Companies Tinker with CIC Payouts under Shareholder Pressure

November 29, 2007 ( - Faced with stepped-up shareholder scrutiny over lucrative golden parachutes for executives involved in merger & acquisition (M&A) activity, many companies are retooling their change in control (CIC) programs, a new study found.

A Mercer news release about its latest study said 60% of the firms responding to its survey changed their CIC efforts in the last two years. The release said some of the alterations involved the design of the change of control award, whether the equity awards involved have accelerated vesting because of an isolated corporate transaction known as a “single trigger.” That design is seen as a windfall to the department employee, Mercer said.

In its report, Mercer said instead shareholders want equity awards to accelerate only when the employee has also lost his or her job as a consequence of the corporate transaction, a so-called “Double Trigger.”

“While we expected to see a growing move toward Double Trigger, we were surprised by its magnitude,” said Diane Doubleday, global leader of Mercer’s executive remuneration services, in the news release.   “Of companies that made recent changes to their programs, the prevalence of Double Triggers for equity vesting was particularly high – 64%.”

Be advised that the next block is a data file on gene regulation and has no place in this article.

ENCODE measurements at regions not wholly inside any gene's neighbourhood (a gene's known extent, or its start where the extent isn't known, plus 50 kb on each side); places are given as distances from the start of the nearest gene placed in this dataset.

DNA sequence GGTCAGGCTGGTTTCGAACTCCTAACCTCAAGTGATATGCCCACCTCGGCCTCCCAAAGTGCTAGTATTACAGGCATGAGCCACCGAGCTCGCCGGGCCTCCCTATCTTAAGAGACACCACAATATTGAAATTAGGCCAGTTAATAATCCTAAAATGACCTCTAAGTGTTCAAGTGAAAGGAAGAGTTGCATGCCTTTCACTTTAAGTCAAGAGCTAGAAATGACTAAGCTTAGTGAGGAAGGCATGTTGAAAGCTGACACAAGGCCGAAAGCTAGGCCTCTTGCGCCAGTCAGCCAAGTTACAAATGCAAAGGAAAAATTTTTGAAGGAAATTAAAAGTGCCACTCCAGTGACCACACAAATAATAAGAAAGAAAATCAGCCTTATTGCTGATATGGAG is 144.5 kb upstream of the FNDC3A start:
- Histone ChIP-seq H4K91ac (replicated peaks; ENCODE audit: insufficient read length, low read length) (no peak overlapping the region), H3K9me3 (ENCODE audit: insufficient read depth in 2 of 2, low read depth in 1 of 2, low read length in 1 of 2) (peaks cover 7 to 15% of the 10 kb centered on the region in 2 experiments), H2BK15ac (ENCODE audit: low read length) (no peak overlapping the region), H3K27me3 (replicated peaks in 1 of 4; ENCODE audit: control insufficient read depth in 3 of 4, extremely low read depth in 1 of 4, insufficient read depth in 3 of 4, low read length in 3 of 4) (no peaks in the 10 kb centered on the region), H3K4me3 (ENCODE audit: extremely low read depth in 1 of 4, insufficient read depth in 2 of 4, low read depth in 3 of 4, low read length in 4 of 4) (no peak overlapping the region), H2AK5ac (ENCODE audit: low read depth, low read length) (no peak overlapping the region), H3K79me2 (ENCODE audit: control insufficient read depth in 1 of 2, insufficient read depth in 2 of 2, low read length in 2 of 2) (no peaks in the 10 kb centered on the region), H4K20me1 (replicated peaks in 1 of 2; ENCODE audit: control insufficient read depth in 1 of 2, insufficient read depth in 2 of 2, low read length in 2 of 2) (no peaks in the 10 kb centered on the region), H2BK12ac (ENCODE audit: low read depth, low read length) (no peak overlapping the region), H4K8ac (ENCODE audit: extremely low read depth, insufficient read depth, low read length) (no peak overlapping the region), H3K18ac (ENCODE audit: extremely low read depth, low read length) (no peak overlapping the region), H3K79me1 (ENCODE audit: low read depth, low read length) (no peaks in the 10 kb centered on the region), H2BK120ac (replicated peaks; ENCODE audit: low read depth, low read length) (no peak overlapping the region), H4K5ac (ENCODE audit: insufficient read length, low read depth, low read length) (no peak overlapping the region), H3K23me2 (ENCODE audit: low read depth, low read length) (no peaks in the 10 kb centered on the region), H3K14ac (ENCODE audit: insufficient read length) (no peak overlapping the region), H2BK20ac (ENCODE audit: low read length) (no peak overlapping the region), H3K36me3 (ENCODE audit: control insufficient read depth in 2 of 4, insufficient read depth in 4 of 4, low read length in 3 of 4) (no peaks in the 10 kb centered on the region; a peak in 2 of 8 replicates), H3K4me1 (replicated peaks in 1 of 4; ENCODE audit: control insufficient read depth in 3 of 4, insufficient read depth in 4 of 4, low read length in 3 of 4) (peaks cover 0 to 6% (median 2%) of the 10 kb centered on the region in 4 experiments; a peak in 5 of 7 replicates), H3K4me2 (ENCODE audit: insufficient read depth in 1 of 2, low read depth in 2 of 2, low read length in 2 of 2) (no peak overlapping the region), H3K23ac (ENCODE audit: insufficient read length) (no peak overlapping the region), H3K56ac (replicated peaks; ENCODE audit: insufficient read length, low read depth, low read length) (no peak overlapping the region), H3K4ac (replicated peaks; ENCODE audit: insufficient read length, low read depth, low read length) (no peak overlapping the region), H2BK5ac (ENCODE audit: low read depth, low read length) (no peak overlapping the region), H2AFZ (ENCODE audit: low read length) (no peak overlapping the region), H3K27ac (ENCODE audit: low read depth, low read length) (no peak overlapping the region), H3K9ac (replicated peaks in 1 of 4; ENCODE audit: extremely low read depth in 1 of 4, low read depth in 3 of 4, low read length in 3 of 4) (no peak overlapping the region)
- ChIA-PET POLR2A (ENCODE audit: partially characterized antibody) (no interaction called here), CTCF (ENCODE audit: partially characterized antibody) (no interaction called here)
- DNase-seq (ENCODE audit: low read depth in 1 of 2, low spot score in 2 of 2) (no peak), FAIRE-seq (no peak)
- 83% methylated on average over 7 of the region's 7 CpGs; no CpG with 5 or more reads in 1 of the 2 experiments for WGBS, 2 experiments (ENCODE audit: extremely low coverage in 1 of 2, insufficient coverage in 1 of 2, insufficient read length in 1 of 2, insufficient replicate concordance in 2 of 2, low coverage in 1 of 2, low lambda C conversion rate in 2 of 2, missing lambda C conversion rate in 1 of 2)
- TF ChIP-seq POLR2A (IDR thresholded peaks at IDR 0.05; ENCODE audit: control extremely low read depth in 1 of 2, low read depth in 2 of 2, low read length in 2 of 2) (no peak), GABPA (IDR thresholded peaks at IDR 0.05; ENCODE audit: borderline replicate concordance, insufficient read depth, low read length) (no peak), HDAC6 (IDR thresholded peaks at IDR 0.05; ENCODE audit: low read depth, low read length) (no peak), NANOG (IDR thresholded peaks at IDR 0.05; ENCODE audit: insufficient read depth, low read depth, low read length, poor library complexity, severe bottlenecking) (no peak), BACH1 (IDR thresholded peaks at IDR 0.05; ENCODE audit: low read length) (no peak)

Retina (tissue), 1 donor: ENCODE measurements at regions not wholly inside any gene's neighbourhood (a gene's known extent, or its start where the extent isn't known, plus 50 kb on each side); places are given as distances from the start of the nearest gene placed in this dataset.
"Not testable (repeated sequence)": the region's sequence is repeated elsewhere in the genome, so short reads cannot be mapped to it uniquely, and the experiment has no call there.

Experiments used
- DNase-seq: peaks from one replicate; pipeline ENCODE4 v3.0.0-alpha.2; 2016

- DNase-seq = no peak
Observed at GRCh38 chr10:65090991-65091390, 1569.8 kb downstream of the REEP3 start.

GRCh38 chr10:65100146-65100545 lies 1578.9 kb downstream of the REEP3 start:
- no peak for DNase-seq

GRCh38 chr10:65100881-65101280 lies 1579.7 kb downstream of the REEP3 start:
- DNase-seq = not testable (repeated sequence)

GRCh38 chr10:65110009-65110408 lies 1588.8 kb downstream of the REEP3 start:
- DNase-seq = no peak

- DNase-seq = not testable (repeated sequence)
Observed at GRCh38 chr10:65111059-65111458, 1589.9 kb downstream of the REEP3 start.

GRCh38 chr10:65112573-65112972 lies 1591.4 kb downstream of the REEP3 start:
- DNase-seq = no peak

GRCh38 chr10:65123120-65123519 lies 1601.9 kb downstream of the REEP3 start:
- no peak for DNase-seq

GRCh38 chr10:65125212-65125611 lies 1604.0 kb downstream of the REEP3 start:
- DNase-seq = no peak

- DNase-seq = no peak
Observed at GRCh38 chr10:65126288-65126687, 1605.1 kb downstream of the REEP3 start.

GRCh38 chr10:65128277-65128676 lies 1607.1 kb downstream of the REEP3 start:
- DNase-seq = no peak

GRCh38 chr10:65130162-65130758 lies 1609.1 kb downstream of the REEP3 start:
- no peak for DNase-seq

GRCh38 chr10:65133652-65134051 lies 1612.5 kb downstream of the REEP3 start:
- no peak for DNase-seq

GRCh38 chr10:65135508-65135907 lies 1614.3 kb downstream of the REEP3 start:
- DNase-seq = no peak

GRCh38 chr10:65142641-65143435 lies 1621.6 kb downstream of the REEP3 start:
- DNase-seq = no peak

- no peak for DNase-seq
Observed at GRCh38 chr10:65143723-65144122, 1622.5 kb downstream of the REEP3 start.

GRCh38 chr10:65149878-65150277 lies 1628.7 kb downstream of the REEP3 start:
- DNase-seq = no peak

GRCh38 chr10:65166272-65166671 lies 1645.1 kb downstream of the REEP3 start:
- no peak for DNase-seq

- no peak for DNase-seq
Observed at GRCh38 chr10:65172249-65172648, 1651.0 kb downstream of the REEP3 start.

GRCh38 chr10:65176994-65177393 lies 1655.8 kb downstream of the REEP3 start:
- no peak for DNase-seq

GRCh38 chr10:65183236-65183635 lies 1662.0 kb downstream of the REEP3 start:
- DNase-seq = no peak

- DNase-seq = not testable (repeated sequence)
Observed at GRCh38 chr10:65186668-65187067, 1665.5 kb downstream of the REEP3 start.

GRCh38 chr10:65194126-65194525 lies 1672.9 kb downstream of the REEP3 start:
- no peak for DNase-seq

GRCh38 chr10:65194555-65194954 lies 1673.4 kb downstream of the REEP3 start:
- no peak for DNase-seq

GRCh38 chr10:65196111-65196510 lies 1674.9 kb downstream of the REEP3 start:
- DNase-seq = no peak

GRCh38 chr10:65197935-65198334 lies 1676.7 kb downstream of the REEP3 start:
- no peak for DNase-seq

Mercer also studied another sometimes controversial practice – golden parachute tax gross-ups. The gross-up is intended to put the executive in the same after-tax position that he or she would have been absent the excise tax, Mercer said, explaining that the cost to companies can be substantial and often far exceeds the net benefit delivered to the executive.

According to its poll results, of companies that made recent changes to their programs, 56% instituted a conditional gross-up for the top executives, trimming benefits in some cases.

“The survey does not suggest that gross-ups will be disappearing any time soon, but we’re starting to see a change in their structure,” said Doubleday. “Companies that recently made changes to their programs reported a dramatic increase in the use of conditional gross-ups, which on their face seem a more responsible alternative because they may limit the company’s obligation to provide a gross-up.”

Mercer’s Change in Control Survey 2007 includes responses from 182 U.S. participants across 20 industries with median annual revenue of $3.3 billion.

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